Most times the assignment of cutting or grating cucumber was given to a kid or a husband who was plonked in front of the TV. Koshimbir got made just before serving the meal so it was a lady's way of telling the husband she had enough with the cooking and now he better help instead of just watching TV. This was especially true in the evenings.

The other ingredient is the danya cha koot which is stocked in a jar. It is the groundnut powder made after roasting and deskinning. This danya cha koot is use to make the Koshimbir khamang or as a thickner for curries.

So here is one more variety of Koshimbir from the pantry staples.

Ingredients

1 cucumber
1 cup curd 
1 tablespoon groundnut powder
salt to taste
sugar to taste

Wash peel or keep the peel of cucumber as you wish. Grate or chop fine as per your style. Put it in a large bowl.  Mix in curd, groundnut powder, salt and sugar.

Serve as accompaniment with any type of paratha or enjoy a bowlful as it is. To go all traditional make it with all your full meals on weekends and festivals.

Posting this for all the bachelor boys who love koshimbir but never ever tried making it. Make it your self and eat as much as you want. Moms no more say "Koshimbir thodi khavi, tondi lavana aahe te". See the change the humble Marathi salad has evolved from being an item for changing the taste to an item of importance in a meal and can be eaten a lot.

Monday, April 05, 2010

Koki, A Sindhi Roti


When Dad returns home from any kind of travel I make sure he gets a welcome so warm, foodwise  especially. Then for the next 2 days he keeps telling me to go slow on on food. My Dad loves good food, though a light eater he certainly is a gourmet of Indian food. So simple Koki with Koshimbir.

Koki is a roti made interesting with the addition of onions, coriander and green chilies. Having gone to  a Sindhi college for a couple of years in the lanes of Churchgate and also lived is Colaba which have a noticeable Sindhi populations. Then in Chembur Koki was offered to us by Sindhi friends from the Camp. That is the most stretched imagination of finding a connection to make this dish. I think Mumbai's medley populace makes one so rich in heritage of a mixed kind if not that then atleast a remote influence for the better.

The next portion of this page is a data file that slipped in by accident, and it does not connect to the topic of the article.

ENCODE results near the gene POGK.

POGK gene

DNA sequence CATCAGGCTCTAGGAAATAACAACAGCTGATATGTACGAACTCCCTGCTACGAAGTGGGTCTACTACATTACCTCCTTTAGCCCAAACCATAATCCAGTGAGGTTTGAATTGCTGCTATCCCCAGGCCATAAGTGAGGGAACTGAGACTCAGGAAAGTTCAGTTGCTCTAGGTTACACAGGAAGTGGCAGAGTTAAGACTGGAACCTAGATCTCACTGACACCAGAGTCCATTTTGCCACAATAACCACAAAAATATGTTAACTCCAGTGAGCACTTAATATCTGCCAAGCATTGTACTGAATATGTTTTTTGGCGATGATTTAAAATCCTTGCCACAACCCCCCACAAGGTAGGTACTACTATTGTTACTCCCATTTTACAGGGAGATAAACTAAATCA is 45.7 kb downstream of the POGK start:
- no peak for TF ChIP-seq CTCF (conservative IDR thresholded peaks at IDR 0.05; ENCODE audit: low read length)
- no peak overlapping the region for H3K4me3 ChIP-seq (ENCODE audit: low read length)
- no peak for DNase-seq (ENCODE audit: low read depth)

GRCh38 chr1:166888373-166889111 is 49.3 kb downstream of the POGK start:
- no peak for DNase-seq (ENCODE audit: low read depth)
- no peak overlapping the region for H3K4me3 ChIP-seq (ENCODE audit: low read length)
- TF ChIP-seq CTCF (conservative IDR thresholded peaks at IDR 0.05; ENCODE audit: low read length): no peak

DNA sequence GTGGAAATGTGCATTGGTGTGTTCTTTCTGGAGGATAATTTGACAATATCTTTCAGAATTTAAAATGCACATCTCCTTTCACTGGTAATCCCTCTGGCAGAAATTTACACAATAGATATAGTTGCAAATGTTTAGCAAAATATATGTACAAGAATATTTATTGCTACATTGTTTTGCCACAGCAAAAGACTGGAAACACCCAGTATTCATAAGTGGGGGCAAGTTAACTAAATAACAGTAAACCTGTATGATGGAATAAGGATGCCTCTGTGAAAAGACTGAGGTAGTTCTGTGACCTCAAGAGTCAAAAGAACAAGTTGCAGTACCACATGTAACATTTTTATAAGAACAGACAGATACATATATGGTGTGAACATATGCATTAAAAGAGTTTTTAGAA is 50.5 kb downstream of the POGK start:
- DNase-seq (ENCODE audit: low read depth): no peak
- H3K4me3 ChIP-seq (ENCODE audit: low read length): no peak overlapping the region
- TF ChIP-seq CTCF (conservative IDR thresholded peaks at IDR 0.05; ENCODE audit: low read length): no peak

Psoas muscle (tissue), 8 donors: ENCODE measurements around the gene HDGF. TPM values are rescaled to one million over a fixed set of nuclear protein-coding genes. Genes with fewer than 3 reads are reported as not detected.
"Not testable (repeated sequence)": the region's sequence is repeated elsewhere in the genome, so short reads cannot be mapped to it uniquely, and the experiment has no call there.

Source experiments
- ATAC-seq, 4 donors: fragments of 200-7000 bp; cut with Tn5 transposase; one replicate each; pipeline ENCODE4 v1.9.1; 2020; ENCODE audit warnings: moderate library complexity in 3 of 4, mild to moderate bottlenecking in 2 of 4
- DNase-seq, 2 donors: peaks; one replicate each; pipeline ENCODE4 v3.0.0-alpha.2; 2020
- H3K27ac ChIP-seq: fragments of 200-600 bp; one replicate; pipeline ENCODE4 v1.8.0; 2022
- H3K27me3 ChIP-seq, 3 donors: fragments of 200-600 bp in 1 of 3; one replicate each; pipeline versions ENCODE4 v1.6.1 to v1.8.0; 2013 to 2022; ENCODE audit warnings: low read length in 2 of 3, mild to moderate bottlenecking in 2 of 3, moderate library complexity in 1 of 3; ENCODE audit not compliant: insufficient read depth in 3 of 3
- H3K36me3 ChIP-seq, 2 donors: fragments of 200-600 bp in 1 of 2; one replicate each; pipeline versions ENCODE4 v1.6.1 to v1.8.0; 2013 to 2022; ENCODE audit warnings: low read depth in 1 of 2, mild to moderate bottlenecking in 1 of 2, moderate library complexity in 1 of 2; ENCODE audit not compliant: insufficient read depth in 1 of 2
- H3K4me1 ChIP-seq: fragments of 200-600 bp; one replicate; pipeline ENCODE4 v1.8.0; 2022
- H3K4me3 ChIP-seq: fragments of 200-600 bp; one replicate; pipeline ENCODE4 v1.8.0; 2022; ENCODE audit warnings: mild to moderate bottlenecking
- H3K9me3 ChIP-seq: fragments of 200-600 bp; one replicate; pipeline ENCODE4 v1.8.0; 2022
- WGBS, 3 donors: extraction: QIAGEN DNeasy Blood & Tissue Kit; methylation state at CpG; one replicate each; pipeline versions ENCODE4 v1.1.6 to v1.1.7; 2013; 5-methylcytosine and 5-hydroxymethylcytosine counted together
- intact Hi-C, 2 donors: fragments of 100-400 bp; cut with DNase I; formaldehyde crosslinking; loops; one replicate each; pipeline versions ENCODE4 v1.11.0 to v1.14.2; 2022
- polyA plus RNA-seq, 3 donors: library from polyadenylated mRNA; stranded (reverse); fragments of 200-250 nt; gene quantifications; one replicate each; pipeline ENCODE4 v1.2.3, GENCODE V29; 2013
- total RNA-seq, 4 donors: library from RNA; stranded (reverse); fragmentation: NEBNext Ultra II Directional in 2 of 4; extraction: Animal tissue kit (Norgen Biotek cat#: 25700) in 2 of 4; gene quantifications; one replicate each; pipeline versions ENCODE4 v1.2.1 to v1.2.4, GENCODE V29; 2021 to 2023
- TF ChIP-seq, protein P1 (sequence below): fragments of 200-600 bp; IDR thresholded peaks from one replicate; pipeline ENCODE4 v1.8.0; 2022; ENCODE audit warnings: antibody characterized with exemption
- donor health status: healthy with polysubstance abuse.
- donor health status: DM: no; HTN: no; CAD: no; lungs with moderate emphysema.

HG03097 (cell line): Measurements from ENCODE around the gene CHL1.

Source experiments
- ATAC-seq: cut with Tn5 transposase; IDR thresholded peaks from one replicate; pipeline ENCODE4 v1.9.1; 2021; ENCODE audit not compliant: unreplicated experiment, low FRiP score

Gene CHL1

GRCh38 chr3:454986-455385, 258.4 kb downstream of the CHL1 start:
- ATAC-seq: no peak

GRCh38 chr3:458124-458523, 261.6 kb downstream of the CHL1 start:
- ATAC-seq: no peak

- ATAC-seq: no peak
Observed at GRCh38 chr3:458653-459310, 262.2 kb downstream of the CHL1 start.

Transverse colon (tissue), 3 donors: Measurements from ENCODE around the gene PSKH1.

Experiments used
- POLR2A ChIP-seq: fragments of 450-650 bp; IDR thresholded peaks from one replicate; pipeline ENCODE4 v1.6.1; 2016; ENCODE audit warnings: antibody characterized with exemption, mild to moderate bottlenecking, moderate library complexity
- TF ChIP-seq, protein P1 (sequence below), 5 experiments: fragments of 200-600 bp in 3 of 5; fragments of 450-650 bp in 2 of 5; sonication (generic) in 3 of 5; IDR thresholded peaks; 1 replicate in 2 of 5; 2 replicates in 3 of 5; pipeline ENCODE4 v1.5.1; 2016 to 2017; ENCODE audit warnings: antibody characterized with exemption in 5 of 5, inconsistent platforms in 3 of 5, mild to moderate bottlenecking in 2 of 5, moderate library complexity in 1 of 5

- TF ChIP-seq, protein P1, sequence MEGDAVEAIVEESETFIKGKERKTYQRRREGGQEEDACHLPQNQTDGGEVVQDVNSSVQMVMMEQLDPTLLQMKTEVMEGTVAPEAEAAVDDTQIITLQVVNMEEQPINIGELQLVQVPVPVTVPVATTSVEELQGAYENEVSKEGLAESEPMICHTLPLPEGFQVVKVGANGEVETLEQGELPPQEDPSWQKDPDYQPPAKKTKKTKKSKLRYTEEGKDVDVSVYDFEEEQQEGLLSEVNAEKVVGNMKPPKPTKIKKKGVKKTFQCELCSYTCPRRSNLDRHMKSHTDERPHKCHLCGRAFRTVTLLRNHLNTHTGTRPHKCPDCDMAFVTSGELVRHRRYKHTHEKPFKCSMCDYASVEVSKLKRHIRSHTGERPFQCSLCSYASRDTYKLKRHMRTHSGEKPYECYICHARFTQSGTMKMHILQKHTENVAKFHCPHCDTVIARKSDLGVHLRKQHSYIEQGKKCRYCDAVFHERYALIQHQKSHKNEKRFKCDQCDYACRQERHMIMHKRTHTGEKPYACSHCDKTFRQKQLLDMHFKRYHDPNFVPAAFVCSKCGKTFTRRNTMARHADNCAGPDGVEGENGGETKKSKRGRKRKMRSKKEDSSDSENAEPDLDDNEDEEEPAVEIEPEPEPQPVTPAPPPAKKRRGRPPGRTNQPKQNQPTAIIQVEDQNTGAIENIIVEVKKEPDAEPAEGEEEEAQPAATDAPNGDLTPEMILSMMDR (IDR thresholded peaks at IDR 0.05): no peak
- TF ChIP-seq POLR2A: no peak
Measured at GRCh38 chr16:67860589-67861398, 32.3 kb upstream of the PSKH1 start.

Koki with Koshimbir. Is Sindhi meets Marathi combo, as it is a simpleton cousin of our thalipith. Traditionally Koki is eaten with papad however I turned it to a beat the heat lunch on saturday. We had beautiful weather for just one day in Blr and then the last two days were sweltering hot. You cannot enjoy food unless its cool and lite so Koki with Koshimbir was my choice.

Read here about the place of Koki in Sindhi culture in the educative post.

Ingredients

2 cups wheat flour
1 cup fine chopped onions
2 green chilies
1/2 cup cilantro chopped
cumin seeds
2 teaspoon oil
1 teaspoon ghee
salt to taste

Knead all the ingredients together into a tight ball with water. Tight because you want crisp rotis and less water as onions will release water when kneading. Rest it for 10 mins.

Roll out chapatis about 1/4 inch thick and shallow fry with ghee. Make them crisp or make them semi crisp. We like it either ways. I served with Kakdi Koshimbir, alot of it.

We loved crumbling the Koki in the generous amounts of Koshimbir for this lite lunch.

Sunday, April 04, 2010

Kicking off the Mango season with Sindhura!!

 
At our home the Mango season has started with the Sindhura. The deep red and green skin with  succulent pulpy insides. For a person from Hapoos region red and green means raw but that must not be applied to all the mangoes. Sindhura grows majorly in South India. They hit the market quite early.

This mango is so inviting and fresh that it has in our culture influenced brides to wear the red and green bangles to indicate that they are on the threshold of a new life and kicking with energy.

Soiled and stained clothes though picture perfect are not welcome. We plan to invest in cloth napkins that will be tucked at the neck and washed for reuse as  this is just the beginning of the bright sensational season. Bring on the king of fruits~~

Saturday, April 03, 2010

Gifts From Home

Dad is back from Mumbai and and here are the little gifts from home. 

Three types of Store bought poLis (L to R): Tel poLi, Gul poLi and Puran poLi. 
Bakarwadi made by my SIL, Sapna. They were tasty but soft. Next time I want to taste the deep fried ones. Shallow fry does not work well for bakarwadis.
Artificial flowers for me.You don't see the Tobleron here coz its devoured 
and
I got a new set of earware too :), I can't show that here!


Chimi got a high visibility jacket and a lead with a collar from Hrushi. You see her here busy chewing the bone on the lead. She was tryin to pull off the jacket. It will take getting used to. Thank you Mama say's Chimi for being thoughtful!

It will be family vacation time soon. Plans set for exploring Mandya! 
Keep watching for the vacation updates on Swachchanda...